There is so much misinformation out there about the right and wrong ways of maintaining a social media presence, and if you’re not doing it right, you may be doing your business more harm than good.
This blog post is based on a social media post I shared, and I thought I’d write an extended version of it to expand on some of the key points I mentioned in that post.
Some people mistakenly believe that they need to be on ALL platforms, and that’s just not true. One reason you should NOT be on every platform is that, well, it’s going to be absolutely exhausting, and targeting your ideal client/customer is going to seem very hit-and-miss.
Look, if you’re on Twitter, Facebook, Snapchat, Pinterest, Instagram, Club House, LinkedIn and all the rest in between, you’re going to wear yourself out updating all of those profiles. And that’s not even the tip of the iceberg: social media is there for us to be social. We use it to connect with others, and to engage with our customers. It’s one thing to put content out there, but if ALL you’re doing it putting it out there and you’re not actually being social, it’s not really helping you or your business.
When you imagine your ideal client/customer, part of that avatar needs to include where they are hanging out on social media. Pick one, two or three platforms and stick with those – leave the rest.
Then there’s the whole school of thought that if you’re on social media, you don’t need to do anything else to grow your audience or customer base.
Social media should be considered a business tool, not a business solution. It should be looked at as ANOTHER way to connect with your clients/customers, rather than the ONLY way.
The previous myth may tie into this one, as another misconception is that if you’re on social media, you don’t need a website or an email list.
That’s simply not true.
Your business website is your store front – it’s where you should park your blog articles, services page, about page, freebie downloads and all other pertinent information about your business. It’s your home base. Everything you do on social media should either direct people to your website, OR your email list.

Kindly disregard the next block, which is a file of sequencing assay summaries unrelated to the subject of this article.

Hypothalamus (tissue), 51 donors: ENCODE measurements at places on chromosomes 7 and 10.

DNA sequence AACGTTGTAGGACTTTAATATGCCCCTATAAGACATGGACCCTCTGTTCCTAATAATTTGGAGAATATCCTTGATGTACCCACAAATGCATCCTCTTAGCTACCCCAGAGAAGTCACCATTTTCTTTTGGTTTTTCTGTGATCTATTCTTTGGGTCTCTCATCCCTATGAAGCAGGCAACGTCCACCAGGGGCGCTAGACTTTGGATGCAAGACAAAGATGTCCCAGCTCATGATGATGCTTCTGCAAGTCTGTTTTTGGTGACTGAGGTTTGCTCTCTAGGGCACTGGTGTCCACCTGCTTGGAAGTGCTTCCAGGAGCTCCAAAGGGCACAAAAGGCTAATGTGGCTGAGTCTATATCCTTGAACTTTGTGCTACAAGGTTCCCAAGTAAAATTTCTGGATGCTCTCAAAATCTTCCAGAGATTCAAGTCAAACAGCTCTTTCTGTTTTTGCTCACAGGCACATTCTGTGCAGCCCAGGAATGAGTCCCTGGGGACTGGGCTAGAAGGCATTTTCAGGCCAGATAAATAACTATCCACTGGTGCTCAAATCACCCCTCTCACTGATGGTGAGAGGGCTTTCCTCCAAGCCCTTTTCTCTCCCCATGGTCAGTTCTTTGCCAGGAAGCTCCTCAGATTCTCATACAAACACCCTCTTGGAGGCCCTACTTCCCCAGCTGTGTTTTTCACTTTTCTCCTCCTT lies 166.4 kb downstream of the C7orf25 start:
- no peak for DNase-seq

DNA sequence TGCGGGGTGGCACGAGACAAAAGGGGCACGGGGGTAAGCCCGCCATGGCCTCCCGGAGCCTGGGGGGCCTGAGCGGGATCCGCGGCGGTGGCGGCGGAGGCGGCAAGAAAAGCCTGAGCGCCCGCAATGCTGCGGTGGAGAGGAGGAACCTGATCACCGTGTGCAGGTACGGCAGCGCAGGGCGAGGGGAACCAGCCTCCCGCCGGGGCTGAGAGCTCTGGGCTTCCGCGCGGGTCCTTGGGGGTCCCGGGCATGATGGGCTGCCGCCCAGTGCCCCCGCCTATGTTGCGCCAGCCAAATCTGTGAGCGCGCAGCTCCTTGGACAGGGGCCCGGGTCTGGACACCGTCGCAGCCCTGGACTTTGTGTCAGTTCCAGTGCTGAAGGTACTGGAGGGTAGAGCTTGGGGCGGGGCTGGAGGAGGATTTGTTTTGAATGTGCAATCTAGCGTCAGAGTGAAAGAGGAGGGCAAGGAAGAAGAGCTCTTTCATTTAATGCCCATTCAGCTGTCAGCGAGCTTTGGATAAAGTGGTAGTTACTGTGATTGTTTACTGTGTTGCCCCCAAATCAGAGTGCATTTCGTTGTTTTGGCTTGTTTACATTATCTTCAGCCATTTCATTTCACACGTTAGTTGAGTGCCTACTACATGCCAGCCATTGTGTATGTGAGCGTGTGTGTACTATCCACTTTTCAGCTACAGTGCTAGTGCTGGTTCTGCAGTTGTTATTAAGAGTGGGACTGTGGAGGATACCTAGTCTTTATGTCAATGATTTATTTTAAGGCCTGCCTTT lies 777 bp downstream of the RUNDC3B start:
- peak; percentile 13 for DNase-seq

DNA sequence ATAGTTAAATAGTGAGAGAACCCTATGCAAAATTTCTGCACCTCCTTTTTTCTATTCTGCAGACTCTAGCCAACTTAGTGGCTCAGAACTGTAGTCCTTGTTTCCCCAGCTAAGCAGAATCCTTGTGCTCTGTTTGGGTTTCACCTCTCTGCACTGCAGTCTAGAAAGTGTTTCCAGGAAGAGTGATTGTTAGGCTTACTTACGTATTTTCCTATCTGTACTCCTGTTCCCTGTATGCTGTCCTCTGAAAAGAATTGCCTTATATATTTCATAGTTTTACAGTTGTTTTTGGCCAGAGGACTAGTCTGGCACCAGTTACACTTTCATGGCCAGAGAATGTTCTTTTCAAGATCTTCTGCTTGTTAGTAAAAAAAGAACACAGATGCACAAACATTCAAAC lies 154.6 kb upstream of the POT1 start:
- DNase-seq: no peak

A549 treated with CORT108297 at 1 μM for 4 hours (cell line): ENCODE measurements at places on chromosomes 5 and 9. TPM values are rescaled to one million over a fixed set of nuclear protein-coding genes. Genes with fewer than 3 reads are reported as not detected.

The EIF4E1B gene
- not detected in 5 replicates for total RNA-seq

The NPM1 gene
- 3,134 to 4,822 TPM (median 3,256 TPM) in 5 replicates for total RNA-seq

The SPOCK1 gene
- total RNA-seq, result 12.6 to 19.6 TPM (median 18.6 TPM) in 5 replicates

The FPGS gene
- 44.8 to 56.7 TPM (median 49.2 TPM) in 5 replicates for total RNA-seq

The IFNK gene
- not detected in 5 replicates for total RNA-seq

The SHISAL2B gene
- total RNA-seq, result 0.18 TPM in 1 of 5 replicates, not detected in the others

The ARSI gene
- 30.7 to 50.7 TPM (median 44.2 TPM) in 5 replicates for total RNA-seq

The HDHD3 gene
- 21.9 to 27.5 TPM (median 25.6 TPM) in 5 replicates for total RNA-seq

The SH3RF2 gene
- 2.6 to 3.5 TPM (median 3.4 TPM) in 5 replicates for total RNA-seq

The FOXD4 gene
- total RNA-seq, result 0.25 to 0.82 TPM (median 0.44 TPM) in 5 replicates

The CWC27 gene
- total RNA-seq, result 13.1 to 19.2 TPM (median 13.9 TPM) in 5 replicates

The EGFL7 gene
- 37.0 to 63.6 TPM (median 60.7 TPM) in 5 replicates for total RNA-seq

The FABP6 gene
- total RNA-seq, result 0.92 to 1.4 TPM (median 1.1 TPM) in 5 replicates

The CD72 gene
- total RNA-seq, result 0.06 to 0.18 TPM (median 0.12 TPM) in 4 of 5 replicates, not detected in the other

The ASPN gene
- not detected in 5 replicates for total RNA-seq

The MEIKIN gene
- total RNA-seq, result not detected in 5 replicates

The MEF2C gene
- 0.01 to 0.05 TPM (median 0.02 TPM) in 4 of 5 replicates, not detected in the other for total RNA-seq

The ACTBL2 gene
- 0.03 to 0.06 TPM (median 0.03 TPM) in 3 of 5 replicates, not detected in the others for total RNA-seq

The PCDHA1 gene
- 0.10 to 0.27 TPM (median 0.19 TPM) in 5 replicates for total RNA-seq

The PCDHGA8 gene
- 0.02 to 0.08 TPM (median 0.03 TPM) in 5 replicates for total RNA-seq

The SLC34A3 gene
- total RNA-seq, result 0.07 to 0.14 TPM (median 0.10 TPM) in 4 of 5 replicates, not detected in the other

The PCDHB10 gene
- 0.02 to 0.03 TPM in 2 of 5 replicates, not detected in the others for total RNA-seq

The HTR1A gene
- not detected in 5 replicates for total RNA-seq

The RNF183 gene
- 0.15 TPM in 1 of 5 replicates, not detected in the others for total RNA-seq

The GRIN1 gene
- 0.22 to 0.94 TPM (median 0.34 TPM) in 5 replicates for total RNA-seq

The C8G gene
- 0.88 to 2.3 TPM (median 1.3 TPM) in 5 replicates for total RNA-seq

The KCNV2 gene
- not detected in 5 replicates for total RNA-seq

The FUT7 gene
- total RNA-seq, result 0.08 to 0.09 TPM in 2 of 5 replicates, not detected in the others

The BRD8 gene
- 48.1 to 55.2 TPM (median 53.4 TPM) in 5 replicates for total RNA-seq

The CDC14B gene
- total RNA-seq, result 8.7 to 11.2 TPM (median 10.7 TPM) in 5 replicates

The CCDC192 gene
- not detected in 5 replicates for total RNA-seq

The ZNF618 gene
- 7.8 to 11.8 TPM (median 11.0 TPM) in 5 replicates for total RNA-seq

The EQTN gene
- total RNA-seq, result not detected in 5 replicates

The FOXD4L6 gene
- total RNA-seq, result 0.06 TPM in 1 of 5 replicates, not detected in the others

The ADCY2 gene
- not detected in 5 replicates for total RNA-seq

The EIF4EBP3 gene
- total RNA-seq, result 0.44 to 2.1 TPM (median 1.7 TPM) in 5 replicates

*Having said this, not every profession needs an email list – but it would never hurt to have one just in case.
We’ve all seen social media posts with endless hashtags, and with the exception of Instagram (and even they’re getting away from that), it’s just not the best way to go.
It is absolutely helpful to have a big list of hashtags for your business. A virtual assistant can do this research for you, or you can Google free hashtag tools to help you come up with that list. But don’t use them all in each post.
Instead, strategically use three or four of those hashtags with your post, then switch them for the following posts.. Rotating between them is the better bet, and can also help you to identify the best ones that lead people to your posts, and then you can use those ones more often.
Lastly, many people believe that they need to be posting content every day.
With the exception of Twitter, where a tweet’s lifespan is only about 2 hours, most posts are seen eventually, sometimes up to two weeks later, so no need to put out content every day.
Also, if you’re posting each and every day, it’s important to check the quality of those posts. Social media is definitely a case of quality over quantity.
I’d be lying if I told you that social media doesn’t require some effort, but it shouldn’t be exhausting. It also shouldn’t be a full-time job, unless you’re a social media specialist or marketer, and that’s your profession!
In a nutshell, pick a couple of platforms where your customers are, share meaningful content once or twice per week (except Twitter – it’s cray-cray over there!), and use 3-4 effective hashtags, switching them up so you’re not always using the same ones.
I hope you’ve found these myth-busting facts helpful. 🙂